For King and Parliament
Rules wax and wane in popularity, the release of a new set of rules usually makes the gaming community giddy with excitement and a rush of buying ensues. For King And Parliament is a fairly recent addition to the ECW rules library, and looks like it will be a popular ruleset for quite some time.
Another set of 'pike and shot' rules that have grown out of a popular set of ancients/medieval rules - in this case To The Strongest ( henceforth TtS!). The difference between For King And Parliament (FK&P) and those rules that have taken the same path, is that FK&P is not a generic pike and shot rulebook, they are specifically for the ECW.
Game mechanisms are quick to learn, and once you are familiar with the rules, gameplay is fast and furious. The rules are very well written, and have clearly had a lot of play testing. The rules are well explained, you don't need an old hand, an explanatory video or a thesaurus to understand them.
The rule book is spiral bound, has full colour card covers and is monochrome inside. Copious illustrations and diagrams, in the style of Streeter's Naseby Plan, populate the pages. This works really well, and is very much in keeping with the 'period'. There are also four pages of full colour photographs.
|Game markers, and wiggly bases|
The turn sequence is a variation of I go, you go. To play you decide which of your brigades you want to activate; each unit must pass an activation test before they can a move, shoot, charge or rally until either a unit fails to activate or the player has activated all the units they want to.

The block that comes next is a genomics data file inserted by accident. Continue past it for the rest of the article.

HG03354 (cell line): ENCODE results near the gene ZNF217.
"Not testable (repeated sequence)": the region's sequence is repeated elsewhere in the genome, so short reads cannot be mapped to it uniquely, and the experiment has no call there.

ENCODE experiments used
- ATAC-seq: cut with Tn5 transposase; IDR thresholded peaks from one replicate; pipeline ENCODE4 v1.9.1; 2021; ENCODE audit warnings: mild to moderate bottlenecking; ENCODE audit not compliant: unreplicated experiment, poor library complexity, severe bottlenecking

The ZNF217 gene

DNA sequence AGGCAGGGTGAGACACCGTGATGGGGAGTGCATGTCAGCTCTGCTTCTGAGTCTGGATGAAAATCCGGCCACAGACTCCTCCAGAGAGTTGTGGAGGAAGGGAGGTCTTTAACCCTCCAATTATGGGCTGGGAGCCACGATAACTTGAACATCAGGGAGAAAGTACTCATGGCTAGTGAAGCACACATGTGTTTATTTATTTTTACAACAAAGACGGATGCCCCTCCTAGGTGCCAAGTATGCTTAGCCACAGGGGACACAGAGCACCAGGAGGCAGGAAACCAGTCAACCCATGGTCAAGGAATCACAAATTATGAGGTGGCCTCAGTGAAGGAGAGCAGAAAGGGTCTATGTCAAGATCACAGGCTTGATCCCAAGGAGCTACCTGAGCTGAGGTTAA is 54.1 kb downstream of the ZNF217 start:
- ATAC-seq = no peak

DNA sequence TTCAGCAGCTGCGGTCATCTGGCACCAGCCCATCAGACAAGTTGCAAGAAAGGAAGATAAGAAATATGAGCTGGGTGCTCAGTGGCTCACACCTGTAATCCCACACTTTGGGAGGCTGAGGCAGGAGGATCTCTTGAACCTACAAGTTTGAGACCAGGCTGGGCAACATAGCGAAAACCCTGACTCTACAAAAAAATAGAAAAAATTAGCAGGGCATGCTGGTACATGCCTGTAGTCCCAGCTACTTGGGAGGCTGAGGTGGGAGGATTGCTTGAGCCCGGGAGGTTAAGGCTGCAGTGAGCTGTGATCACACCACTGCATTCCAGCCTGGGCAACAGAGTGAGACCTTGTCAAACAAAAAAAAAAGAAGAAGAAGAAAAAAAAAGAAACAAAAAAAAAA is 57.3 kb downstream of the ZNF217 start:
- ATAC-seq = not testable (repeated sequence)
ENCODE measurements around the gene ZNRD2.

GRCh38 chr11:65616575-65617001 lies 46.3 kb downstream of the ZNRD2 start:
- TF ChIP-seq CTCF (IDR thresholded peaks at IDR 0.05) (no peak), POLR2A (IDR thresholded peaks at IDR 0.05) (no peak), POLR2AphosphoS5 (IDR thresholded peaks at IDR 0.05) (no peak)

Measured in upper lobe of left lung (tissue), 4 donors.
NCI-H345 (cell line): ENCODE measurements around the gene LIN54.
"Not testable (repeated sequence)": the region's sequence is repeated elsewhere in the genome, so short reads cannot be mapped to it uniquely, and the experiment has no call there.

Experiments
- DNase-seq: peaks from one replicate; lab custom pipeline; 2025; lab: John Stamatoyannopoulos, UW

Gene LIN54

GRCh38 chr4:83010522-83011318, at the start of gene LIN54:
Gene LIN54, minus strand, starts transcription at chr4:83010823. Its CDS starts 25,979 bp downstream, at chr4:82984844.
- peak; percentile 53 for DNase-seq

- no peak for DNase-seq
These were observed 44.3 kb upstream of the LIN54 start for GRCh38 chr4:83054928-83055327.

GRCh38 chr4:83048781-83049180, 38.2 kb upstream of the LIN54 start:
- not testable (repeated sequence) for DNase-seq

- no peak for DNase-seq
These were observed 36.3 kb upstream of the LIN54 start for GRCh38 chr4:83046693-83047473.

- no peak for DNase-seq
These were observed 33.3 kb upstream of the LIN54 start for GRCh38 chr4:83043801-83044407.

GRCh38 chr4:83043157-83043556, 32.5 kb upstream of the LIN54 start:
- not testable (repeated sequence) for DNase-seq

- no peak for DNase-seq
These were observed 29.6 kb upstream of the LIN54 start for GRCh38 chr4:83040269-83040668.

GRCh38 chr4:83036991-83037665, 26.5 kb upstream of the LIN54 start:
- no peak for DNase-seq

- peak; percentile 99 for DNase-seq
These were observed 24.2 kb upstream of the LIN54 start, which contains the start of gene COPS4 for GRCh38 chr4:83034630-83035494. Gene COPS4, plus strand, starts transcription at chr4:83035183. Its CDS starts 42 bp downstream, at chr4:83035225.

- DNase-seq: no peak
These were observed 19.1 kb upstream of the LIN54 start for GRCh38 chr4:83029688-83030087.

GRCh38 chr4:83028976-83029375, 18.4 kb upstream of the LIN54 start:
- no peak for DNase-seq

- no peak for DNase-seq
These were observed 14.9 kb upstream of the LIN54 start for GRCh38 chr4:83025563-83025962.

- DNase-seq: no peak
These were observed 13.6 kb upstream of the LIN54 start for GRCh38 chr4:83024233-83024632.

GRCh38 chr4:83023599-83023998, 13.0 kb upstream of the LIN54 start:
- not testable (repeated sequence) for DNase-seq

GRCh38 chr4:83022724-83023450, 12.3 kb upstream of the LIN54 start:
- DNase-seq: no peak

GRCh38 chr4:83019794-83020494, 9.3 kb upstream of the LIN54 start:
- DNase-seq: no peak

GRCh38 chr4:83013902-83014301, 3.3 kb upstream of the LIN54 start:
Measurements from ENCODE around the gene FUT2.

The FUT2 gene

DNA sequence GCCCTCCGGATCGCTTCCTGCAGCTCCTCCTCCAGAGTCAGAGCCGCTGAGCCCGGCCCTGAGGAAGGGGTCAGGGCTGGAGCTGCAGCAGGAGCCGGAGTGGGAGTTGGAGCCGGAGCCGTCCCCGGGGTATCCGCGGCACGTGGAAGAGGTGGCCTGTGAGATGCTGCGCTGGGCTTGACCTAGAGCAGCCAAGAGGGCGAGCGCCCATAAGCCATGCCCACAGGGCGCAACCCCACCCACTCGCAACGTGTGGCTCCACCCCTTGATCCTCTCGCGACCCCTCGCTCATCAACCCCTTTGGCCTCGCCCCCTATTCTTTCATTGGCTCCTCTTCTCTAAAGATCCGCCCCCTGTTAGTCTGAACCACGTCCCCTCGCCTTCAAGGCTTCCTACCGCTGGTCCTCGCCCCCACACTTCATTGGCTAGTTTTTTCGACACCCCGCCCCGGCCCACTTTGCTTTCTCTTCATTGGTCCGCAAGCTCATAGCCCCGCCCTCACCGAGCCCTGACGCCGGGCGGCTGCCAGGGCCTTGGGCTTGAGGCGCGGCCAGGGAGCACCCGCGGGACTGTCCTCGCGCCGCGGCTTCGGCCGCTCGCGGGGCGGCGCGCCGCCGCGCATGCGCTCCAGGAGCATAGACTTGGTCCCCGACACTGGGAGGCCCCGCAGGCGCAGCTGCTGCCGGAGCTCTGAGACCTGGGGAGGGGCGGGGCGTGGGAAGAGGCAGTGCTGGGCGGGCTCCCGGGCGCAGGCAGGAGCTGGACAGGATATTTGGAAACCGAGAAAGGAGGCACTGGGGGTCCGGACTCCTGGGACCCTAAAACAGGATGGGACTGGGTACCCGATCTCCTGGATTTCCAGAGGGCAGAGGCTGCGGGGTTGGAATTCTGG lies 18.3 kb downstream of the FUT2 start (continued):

All seems very positive so far, but now for the deal breaker...
FK&P uses a gridded battlefields: recommended grid and table sizes are given for 15mm or smaller figures, and 20mm and larger. There is no measuring all movement and firing is based upon the grids. Chance is introduced to the game by either drawing cards or chits, or rolling D10. A number of markers are also required. Chits and markers can be made at home or purchased from the BigRedBatShop (which incidentally has some really novel MDF bases - instead of straight cut edges they have wiggly edges that will interlock with other bases, they look fantastic, and I must confess that I am sorely tempted...).
Armies are points led; sample army lists and a scenario are included. More are available to download from the web shop, some are free, the majority aren't. A quick reference sheet is available to download as PDF free, or purchase as a physical copy. The rules are supported by a forum regularly visited by the authors.
The game is fast and fun, but the grids turn me off. I just don't like grids, and I know I'm not alone. If I could find a workable way of not using the grids I'd be sold.
- gridded playing surface
- two packs of playing cards, or set of chits, or D10s
- set of game markers (ammunition, dash, pursuit, disorder, and victory medals)